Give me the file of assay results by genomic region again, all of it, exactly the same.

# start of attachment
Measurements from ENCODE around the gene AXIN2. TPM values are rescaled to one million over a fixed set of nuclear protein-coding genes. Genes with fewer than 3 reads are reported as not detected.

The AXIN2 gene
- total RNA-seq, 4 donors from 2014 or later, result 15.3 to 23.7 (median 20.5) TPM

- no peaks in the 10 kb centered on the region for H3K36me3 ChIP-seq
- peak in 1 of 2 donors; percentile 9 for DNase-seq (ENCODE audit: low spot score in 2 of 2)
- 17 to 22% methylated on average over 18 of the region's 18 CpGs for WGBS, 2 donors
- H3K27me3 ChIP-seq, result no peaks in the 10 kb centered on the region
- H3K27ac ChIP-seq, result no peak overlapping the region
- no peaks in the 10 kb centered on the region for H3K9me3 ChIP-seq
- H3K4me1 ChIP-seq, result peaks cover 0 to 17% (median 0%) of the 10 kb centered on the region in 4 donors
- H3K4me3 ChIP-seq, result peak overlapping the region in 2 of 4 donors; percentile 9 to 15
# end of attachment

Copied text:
Measurements from ENCODE around the gene AXIN2. TPM values are rescaled to one million over a fixed set of nuclear protein-coding genes. Genes with fewer than 3 reads are reported as not detected.

The AXIN2 gene
- total RNA-seq, 4 donors from 2014 or later, result 15.3 to 23.7 (median 20.5) TPM

- no peaks in the 10 kb centered on the region for H3K36me3 ChIP-seq
- peak in 1 of 2 donors; percentile 9 for DNase-seq (ENCODE audit: low spot score in 2 of 2)
- 17 to 22% methylated on average over 18 of the region's 18 CpGs for WGBS, 2 donors
- H3K27me3 ChIP-seq, result no peaks in the 10 kb centered on the region
- H3K27ac ChIP-seq, result no peak overlapping the region
- no peaks in the 10 kb centered on the region for H3K9me3 ChIP-seq
- H3K4me1 ChIP-seq, result peaks cover 0 to 17% (median 0%) of the 10 kb centered on the region in 4 donors
- H3K4me3 ChIP-seq, result peak overlapping the region in 2 of 4 donors; percentile 9 to 15